Todd also argues that Linklater could have just taken a series of child actors and nobody would have been interested, somehow ignoring the fact that nobody has ever done that either. How hard can it be to find twelve boys that all look the same, sound the same, have the same mannerisms, are the right ages (or look it – they can’t shrink between the ages of 13 and 15) and are all decent actors? Uh, quite hard actually. Maybe impossible.
On the other hand we have Transformers 4 – entirely gimmick free right? Except for the Dinobots, who appear TWO HOURS AND FIFTEEN MINUTES INTO THE FILM! Oops, sorry, my finger slipped. Once they’re here, Optimus Prime beats up their leader and threatens them before riding one into battle. Unquestionably cool? I suppose it would have been if they hadn’t shown it in the trailers, but in character? A necessary part of the story? Not so much. Since when does noble, decent Optimus Prime threaten anyone with death if they don’t follow him? Not really inspiring at all. The Dinobots were simply there to make you watch the film.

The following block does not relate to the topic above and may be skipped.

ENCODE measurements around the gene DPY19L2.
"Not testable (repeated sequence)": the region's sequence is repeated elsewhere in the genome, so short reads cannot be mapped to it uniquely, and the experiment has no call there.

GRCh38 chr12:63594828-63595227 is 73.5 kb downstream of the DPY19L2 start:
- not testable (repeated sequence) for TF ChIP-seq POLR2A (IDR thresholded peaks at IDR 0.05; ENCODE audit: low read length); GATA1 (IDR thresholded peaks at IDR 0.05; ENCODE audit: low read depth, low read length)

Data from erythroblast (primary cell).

All this ignores Transformers 4‘s biggest gimmick, which was its shameless courting of Chinese box office money. Halfway through, the film relocates to China because….reasons. Which I can live with, I suppose. There’s no reason in the plot that everything has to take place in the USA, even if it is jarring. The casting of asian pop star Han Geng in the vital role of “convertible passenger” was, naturally, gimmick free. As was holding a televised talent show in China to fill similarly essential roles like “woman in elevator” and “assistant to Minister of Defense”.
What this boils down to is a difference in approach. Linklater tried “a gimmick” that furthered film as an art and fed into the story. Michael Bay prostituted the story in whatever way was needed to pass the billion Dollar mark. Ultimately, while I appreciate what Todd tried to do, he picked a God-awful film to do it with. Transformer: Age of Extinction is a bad film and in no way beats out Boyhood.
Is Boyhood or Transformers the better film?